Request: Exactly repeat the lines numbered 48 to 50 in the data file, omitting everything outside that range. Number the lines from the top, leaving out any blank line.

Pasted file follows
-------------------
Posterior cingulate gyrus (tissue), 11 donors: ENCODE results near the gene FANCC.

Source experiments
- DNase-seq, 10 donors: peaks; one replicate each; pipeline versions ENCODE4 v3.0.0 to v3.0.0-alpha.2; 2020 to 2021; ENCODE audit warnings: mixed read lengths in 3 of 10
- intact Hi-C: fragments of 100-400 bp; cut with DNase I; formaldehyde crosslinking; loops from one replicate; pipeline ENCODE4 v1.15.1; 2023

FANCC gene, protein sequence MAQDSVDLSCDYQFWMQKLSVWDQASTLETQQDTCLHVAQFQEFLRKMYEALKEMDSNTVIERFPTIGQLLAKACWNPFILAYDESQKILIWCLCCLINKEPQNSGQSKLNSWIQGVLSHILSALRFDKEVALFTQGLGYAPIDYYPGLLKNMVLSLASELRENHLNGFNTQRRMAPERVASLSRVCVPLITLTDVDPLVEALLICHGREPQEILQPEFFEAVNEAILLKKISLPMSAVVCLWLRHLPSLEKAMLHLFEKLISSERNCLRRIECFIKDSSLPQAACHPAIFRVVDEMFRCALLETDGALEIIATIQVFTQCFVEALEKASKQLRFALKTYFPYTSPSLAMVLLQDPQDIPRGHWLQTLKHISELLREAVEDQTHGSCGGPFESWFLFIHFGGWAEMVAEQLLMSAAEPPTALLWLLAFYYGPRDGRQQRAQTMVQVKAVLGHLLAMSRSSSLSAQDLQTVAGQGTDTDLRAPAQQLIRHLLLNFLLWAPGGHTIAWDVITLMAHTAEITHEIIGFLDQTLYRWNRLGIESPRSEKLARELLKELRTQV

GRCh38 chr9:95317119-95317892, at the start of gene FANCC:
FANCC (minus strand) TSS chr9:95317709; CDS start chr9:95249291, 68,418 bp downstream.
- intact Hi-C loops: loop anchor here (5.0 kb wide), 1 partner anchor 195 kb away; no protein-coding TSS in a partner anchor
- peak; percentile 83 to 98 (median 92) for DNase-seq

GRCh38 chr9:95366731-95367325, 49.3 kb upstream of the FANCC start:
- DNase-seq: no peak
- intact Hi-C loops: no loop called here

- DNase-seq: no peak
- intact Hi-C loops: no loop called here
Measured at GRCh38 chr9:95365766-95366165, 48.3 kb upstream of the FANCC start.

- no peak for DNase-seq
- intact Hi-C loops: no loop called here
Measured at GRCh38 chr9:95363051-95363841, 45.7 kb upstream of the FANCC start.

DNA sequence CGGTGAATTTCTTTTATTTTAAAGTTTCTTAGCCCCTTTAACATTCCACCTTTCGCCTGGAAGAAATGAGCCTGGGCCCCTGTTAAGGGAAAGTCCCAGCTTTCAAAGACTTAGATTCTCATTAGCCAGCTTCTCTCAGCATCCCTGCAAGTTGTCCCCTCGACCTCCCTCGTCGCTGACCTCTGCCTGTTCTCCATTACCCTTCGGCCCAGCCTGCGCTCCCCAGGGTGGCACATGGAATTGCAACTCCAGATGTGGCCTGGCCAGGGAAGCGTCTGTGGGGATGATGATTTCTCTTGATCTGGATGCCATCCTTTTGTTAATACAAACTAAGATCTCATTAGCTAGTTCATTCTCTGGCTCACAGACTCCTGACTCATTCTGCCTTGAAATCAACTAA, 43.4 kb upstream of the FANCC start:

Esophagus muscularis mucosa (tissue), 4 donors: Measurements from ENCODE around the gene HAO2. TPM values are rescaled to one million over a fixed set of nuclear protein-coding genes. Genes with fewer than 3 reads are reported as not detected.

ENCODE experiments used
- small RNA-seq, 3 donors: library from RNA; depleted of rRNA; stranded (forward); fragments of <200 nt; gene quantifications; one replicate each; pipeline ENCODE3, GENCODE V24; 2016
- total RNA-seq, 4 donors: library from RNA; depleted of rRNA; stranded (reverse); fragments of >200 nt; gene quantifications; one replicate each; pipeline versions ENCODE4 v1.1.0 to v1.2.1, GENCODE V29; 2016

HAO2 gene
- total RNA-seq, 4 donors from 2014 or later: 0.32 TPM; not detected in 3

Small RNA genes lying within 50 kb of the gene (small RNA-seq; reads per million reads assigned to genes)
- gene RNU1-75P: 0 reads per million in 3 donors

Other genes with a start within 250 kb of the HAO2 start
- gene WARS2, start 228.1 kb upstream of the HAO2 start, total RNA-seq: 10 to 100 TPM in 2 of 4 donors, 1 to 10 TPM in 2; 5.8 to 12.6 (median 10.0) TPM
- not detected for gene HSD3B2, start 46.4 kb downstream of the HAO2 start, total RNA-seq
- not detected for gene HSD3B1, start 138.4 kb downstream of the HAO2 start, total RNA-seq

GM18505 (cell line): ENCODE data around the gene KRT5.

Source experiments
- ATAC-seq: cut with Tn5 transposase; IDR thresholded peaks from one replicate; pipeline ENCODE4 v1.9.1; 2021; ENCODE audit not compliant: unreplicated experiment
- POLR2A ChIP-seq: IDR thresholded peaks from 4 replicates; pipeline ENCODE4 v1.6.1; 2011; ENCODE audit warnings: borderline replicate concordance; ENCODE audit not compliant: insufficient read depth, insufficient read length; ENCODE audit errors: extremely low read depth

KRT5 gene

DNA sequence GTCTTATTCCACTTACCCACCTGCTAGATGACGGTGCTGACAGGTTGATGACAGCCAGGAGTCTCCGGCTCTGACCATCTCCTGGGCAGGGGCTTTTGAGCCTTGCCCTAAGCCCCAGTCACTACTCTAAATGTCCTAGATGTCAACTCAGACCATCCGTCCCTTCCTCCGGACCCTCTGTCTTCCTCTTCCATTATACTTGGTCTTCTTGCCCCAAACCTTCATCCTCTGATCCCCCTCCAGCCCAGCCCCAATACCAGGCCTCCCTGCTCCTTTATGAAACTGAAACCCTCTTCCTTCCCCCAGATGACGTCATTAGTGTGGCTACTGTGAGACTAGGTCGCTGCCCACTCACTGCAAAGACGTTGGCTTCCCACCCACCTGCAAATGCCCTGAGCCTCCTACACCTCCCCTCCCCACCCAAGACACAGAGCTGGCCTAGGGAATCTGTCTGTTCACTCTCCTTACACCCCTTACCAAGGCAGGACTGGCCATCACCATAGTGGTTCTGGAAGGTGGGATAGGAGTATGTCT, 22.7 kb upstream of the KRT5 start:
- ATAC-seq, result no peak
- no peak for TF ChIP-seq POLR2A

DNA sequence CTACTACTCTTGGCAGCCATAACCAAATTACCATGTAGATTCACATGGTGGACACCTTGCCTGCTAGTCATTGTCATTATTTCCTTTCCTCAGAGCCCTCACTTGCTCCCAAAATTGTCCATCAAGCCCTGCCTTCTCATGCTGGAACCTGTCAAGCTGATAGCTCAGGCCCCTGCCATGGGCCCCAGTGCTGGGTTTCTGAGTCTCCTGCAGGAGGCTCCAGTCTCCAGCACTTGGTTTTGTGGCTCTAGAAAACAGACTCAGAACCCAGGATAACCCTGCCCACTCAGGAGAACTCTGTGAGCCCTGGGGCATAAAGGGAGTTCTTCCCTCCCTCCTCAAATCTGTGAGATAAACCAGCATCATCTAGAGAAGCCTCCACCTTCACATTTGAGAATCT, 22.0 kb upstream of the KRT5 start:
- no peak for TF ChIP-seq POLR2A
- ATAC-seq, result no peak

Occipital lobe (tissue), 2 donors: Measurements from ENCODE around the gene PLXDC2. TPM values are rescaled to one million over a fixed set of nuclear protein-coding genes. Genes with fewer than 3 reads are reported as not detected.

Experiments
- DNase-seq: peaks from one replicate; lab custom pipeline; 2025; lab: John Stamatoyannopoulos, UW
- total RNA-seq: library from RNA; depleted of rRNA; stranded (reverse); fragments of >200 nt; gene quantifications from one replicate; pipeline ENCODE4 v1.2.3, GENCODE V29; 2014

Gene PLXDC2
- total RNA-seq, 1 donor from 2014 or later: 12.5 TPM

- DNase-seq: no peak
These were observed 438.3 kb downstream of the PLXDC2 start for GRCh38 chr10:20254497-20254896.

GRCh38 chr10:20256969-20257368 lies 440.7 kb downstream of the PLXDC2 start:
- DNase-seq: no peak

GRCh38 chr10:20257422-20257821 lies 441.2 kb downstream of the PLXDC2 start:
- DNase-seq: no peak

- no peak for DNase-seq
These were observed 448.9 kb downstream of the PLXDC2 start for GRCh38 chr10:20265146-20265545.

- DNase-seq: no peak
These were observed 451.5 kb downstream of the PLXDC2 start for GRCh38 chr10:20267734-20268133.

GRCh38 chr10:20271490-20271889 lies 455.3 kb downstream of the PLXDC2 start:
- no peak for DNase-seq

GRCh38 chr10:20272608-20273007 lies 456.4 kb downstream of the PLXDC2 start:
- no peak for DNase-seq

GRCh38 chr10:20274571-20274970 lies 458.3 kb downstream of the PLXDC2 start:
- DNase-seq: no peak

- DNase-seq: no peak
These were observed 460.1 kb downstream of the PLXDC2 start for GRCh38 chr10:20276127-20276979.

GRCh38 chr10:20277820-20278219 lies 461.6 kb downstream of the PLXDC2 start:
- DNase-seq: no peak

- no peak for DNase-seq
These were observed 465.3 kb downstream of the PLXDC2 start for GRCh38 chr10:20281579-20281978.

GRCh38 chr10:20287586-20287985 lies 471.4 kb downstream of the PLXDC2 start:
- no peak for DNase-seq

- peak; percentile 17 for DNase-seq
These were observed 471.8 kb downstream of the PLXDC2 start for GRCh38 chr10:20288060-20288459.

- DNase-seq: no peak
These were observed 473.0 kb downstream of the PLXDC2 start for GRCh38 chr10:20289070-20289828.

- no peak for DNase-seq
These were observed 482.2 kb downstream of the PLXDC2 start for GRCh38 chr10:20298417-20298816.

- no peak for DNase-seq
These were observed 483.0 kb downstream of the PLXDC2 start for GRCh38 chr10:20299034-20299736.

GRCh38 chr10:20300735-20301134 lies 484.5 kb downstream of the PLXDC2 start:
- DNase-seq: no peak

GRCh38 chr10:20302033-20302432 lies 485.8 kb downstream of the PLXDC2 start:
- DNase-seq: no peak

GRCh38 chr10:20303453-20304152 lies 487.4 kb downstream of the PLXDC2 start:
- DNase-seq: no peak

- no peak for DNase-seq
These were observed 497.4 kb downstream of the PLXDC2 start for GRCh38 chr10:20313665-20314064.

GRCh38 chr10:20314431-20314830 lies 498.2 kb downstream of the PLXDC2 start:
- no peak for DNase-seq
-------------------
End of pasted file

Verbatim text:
- total RNA-seq, 1 donor from 2014 or later: 12.5 TPM

- DNase-seq: no peak
These were observed 438.3 kb downstream of the PLXDC2 start for GRCh38 chr10:20254497-20254896.